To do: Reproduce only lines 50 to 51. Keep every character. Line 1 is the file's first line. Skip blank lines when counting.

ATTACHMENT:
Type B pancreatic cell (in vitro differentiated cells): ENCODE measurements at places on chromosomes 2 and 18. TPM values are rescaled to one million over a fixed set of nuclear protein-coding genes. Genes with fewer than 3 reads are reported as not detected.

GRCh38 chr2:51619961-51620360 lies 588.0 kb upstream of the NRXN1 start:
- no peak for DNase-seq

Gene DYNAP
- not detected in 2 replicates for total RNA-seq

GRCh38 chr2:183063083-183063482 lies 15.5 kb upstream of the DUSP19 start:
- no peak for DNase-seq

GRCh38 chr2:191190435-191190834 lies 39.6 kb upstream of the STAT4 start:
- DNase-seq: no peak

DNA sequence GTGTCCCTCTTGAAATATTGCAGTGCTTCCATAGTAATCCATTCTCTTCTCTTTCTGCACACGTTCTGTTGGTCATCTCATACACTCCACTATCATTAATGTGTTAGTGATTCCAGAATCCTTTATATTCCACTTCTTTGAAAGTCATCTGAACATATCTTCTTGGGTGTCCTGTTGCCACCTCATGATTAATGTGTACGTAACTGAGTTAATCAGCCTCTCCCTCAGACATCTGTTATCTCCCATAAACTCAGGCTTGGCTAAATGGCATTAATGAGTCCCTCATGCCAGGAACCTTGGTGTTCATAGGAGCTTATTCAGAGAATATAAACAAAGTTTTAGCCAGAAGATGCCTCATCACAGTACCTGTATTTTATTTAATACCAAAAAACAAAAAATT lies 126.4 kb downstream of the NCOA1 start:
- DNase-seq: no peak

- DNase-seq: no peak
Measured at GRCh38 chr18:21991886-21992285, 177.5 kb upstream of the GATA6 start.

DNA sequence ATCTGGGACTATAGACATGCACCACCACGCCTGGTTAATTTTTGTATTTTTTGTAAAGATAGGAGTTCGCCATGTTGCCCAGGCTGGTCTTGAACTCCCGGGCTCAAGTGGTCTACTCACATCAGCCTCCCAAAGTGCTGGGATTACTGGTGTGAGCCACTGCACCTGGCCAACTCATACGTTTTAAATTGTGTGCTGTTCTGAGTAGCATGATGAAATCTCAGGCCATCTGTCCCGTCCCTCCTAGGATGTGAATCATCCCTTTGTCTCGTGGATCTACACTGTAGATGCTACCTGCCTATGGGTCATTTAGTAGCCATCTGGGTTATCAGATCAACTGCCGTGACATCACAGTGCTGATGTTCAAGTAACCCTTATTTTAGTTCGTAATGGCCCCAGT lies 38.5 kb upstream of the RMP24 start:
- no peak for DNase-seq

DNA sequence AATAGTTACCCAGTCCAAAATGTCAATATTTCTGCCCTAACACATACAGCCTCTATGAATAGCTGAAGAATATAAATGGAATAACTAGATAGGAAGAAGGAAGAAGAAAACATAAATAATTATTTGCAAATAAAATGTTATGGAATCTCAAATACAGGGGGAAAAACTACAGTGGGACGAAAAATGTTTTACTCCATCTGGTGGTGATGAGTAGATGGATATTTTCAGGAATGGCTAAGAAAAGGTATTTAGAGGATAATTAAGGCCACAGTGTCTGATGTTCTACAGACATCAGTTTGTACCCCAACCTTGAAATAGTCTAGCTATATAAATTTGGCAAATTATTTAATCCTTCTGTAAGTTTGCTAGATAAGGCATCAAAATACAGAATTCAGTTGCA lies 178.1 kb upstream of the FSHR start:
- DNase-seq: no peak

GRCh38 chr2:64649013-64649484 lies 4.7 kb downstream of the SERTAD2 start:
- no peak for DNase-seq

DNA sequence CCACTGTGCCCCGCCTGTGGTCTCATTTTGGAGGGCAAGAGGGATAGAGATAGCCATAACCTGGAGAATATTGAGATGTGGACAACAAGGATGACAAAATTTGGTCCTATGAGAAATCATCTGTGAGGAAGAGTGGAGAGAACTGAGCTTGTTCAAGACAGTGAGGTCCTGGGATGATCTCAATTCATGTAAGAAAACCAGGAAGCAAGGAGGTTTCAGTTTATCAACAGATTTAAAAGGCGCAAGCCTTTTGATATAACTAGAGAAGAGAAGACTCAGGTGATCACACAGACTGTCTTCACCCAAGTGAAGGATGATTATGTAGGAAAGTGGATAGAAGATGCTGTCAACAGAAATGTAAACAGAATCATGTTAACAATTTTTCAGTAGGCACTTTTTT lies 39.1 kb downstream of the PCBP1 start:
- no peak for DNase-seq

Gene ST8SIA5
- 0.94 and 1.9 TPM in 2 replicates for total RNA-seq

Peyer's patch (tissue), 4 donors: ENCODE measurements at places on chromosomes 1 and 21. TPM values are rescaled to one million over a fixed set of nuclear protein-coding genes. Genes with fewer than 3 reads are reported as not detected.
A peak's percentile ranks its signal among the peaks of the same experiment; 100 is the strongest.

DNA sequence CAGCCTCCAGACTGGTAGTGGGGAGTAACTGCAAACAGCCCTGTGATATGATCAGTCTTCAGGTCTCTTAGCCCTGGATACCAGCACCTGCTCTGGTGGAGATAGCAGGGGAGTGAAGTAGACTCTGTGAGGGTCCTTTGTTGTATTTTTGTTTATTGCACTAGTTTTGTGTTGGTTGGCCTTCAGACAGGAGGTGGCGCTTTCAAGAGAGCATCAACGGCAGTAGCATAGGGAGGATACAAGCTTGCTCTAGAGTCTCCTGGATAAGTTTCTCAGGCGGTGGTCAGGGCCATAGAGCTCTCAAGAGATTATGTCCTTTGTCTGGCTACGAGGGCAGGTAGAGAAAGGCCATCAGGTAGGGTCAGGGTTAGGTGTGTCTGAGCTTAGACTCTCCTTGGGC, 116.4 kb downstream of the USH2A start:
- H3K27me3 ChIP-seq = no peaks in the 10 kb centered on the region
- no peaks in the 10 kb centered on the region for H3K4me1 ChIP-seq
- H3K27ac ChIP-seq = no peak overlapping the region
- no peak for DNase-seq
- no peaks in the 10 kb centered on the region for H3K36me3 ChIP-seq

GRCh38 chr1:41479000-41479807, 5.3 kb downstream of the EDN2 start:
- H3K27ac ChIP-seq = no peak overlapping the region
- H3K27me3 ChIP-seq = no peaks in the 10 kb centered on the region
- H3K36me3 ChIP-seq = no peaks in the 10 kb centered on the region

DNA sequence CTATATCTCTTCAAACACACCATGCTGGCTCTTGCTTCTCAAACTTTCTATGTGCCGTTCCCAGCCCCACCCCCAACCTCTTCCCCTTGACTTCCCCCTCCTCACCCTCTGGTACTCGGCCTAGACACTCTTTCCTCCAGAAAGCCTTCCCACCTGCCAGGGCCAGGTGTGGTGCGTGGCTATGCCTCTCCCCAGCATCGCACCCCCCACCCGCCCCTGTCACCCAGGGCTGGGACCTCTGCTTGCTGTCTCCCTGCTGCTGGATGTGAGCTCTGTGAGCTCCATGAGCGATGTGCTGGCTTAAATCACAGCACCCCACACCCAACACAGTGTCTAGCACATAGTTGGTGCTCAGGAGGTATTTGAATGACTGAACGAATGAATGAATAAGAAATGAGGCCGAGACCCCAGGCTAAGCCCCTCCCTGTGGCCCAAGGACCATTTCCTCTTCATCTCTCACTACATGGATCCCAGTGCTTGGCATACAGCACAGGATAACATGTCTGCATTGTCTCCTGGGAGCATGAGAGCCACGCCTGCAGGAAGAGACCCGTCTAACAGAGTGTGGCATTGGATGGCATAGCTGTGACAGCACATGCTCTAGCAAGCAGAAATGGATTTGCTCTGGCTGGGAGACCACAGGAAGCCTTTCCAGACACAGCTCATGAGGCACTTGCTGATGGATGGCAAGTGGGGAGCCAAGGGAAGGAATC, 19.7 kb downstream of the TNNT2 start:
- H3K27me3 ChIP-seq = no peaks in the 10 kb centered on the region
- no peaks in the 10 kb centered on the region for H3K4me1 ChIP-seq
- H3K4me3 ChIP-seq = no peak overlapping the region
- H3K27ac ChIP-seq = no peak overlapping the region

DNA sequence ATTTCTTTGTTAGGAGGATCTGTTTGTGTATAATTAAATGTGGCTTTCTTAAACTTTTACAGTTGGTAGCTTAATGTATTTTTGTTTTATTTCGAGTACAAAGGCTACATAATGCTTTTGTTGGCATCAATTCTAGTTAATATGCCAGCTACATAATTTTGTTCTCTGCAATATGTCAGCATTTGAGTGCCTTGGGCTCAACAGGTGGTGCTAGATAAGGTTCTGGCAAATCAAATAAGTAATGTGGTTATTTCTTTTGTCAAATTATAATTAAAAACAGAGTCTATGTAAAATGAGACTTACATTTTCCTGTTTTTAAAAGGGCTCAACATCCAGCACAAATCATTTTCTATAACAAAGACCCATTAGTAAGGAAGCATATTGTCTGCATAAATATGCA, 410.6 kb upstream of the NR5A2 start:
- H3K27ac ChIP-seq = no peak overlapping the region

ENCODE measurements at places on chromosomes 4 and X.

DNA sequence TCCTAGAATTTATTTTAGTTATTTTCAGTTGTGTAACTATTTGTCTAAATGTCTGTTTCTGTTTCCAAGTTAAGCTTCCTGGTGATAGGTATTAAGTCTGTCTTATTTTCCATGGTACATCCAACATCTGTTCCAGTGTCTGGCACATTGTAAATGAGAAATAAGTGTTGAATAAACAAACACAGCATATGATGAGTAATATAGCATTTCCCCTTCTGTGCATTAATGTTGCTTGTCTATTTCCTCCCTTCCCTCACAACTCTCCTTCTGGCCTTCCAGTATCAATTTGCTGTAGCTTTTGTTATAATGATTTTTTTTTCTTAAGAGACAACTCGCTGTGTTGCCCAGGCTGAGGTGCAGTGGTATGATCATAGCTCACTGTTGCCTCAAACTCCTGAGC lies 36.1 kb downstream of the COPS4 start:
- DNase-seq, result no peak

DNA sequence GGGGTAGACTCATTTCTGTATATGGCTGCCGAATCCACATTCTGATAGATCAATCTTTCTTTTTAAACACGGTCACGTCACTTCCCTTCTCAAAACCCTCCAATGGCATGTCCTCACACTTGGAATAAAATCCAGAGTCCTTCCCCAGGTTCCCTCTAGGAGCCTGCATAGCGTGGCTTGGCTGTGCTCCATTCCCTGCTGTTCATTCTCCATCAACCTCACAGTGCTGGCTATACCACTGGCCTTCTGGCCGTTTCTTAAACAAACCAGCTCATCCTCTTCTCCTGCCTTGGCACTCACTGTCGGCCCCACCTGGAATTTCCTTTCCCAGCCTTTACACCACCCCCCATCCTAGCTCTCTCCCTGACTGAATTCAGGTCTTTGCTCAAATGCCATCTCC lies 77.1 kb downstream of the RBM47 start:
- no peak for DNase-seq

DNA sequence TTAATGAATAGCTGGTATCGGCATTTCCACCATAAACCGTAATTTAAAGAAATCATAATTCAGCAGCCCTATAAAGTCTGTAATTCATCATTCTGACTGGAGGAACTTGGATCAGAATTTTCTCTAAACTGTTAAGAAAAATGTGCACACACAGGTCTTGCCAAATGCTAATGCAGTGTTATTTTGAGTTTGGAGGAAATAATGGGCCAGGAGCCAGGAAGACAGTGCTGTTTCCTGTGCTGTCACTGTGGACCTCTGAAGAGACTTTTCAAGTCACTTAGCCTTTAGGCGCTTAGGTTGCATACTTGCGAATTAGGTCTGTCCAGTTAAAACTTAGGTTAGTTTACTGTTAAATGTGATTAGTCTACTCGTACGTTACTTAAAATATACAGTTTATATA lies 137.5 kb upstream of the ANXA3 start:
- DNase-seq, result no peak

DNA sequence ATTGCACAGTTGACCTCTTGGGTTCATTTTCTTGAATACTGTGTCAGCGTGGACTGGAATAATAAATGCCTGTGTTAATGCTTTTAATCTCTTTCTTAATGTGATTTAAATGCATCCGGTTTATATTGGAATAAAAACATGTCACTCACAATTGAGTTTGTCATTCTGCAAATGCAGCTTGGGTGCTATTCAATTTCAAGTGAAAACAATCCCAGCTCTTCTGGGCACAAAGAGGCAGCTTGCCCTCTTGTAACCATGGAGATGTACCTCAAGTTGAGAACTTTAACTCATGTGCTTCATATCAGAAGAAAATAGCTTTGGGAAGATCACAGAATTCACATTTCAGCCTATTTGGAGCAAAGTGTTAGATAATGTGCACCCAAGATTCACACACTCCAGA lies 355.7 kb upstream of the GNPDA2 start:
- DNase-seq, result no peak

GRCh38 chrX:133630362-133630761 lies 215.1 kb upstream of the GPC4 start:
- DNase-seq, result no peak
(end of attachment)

DNA sequence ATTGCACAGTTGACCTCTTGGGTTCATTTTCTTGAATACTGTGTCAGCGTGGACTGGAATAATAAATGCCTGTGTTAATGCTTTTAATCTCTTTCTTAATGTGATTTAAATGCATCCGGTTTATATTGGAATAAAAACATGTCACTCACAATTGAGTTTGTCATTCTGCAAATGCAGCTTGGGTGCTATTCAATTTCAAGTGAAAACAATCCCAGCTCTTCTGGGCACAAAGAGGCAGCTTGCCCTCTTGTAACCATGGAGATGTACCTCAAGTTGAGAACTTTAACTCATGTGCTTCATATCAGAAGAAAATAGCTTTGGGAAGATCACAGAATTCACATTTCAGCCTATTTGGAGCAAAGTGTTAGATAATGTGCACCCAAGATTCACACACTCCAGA lies 355.7 kb upstream of the GNPDA2 start:
- DNase-seq, result no peak